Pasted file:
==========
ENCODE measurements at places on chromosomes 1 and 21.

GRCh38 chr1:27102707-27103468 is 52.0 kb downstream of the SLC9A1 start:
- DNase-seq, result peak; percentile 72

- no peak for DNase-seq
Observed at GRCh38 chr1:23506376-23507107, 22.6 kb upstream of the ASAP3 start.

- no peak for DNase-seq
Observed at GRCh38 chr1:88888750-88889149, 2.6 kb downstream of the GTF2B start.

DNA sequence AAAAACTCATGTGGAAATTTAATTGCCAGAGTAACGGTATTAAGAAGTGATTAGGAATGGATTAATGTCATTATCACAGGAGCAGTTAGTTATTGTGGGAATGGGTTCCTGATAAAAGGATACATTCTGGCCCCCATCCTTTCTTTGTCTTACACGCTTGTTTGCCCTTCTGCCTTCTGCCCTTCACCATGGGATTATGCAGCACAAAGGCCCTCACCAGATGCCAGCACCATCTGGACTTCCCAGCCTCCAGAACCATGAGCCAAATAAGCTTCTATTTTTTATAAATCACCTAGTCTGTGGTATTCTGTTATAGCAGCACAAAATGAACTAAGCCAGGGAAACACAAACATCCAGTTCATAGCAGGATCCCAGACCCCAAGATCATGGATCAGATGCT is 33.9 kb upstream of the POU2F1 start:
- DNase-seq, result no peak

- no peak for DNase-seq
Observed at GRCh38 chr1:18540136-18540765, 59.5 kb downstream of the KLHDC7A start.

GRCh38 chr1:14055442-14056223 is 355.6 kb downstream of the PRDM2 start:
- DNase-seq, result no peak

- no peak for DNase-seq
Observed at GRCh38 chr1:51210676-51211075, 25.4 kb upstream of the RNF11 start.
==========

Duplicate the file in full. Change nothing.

ENCODE measurements at places on chromosomes 1 and 21.

GRCh38 chr1:27102707-27103468 is 52.0 kb downstream of the SLC9A1 start:
- DNase-seq, result peak; percentile 72

- no peak for DNase-seq
Observed at GRCh38 chr1:23506376-23507107, 22.6 kb upstream of the ASAP3 start.

- no peak for DNase-seq
Observed at GRCh38 chr1:88888750-88889149, 2.6 kb downstream of the GTF2B start.

DNA sequence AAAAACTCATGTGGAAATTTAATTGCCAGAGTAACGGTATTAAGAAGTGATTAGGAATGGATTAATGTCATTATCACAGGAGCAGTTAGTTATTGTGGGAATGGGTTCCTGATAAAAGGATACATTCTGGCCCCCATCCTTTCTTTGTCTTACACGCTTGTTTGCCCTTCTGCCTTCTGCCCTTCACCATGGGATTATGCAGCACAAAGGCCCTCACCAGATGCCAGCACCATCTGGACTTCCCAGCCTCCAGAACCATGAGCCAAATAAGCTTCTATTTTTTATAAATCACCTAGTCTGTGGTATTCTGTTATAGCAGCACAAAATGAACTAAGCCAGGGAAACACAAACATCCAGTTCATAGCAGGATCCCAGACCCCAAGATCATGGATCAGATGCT is 33.9 kb upstream of the POU2F1 start:
- DNase-seq, result no peak

- no peak for DNase-seq
Observed at GRCh38 chr1:18540136-18540765, 59.5 kb downstream of the KLHDC7A start.

GRCh38 chr1:14055442-14056223 is 355.6 kb downstream of the PRDM2 start:
- DNase-seq, result no peak

- no peak for DNase-seq
Observed at GRCh38 chr1:51210676-51211075, 25.4 kb upstream of the RNF11 start.